Many emerging markets have experienced significant changes in government policies and capital market reforms. These changes may lead to changes in their return-generating processes. Based on Markov-switching models, this paper investigates whether there is more than one regime in the return-generating processes of nine emerging markets and the specific characteristics of each regime. The results show very strong evidence of regime-switching behavior in emerging stock market returns. The two regimes through which emerging markets evolve are different whether one takes the domestic investors' perspective or that of foreign investors. For foreign investors, changes in volatility seem to be the main characteristic of emerging market regimes. The implications of these findings for the stability of emerging stock markets are discussed

Keywords : emerging markets; regime-switching; international investment
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Multinational Finance Journal, 1998, vol. 2, no. 2, pp. 133-149 |
Shmuel Hauser , Ben Gurion Univ. of the Negeve and Israel Securities Authority, Israel    Corresponding Author
Azriel Levy , Bank of Israel and the Hebrew University, Israel

The increasing popularity of non-dealer security markets that offer automated, computer-based, continuous trading reflects the conventional wisdom that such markets are more efficient for all issues, large and small. This article uses a recent testing methodology to estimate the relative efficiency of discrete versus continuous trading regimes in the price discovery of thinly traded stocks. The empirical tests use over 9,000 transactions of dually listed stocks traded discretely on the Tel Aviv Stock Stock Exchange and continuously in the Over-The-Counter market in the U.S. It is shown that stock prices over-react to the arrival of new information and noise trading in both markets, but more so under continuous trading in the OTC market. It is also shown that continuous trading generates larger pricing errors and related return volatility.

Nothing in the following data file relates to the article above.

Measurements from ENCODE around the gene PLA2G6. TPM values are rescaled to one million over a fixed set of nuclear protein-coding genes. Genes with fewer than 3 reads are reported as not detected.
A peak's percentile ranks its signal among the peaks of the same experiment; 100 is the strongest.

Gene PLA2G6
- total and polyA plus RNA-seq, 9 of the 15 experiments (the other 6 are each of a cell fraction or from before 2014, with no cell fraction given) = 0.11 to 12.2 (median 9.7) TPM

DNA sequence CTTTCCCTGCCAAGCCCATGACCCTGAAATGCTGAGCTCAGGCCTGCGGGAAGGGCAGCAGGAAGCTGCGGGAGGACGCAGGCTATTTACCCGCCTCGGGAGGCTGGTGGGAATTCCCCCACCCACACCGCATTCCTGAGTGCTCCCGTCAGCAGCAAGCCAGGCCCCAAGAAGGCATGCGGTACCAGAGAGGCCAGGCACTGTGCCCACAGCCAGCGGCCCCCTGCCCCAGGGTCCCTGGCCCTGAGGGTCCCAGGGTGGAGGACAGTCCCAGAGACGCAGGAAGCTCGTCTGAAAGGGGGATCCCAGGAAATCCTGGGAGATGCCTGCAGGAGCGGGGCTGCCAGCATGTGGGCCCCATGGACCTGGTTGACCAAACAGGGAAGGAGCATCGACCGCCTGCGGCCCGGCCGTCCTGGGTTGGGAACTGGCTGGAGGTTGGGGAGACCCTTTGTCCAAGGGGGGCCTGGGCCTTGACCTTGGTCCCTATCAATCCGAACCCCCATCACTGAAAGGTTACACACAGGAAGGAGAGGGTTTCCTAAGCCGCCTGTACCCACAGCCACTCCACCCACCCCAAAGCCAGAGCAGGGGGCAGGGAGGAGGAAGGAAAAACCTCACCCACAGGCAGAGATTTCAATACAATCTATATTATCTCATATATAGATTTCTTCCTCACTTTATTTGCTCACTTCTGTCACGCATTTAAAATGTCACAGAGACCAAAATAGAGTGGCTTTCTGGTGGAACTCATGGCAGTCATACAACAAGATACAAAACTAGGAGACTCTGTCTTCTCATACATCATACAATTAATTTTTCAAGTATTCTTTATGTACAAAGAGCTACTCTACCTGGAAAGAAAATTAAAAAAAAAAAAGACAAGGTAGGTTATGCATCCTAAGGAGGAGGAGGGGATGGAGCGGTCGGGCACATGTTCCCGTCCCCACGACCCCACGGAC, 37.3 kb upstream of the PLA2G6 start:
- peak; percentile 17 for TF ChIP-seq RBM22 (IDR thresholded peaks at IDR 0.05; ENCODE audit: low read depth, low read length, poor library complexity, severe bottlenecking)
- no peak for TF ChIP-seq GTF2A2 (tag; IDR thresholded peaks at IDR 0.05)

Keywords : continuous trading; discrete trading; pricing efficiency; Tel Aviv Stock Exchange; trading mechanism
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Multinational Finance Journal, 1998, vol. 2, no. 3, pp. 189-223 |
Antonis Demos , Athens University of Economics and Business, Greece    Corresponding Author
Sofia Parissi , Athens University of Economics and Business, Greece

This article applies a conditionally heteroskedastic asset pricing model to describe the time variation in the first and second moments of asset returns in an interdependent way in the emerging capital market of Greece. Depending on the observability of the factors and under the chosen parameterization it is possible to derive tests to address economically important questions that the models impose on the risk-return relationship. We apply the derived tests on the nine sectorial portfolios and the value weighted index of the Athens Stock Exchange, over the period 1985-1997. The evidence from the unconditional and conditional CAPM, with the Value Weighted Index as a benchmark portfolio, suggests the inefficiency of the Index. On the other hand, the dynamic latent factor model, considered here, describes sectorial returns in a much better way. However, there is still a shadow of doubt on the hypothesis that the price of risk is common across assets.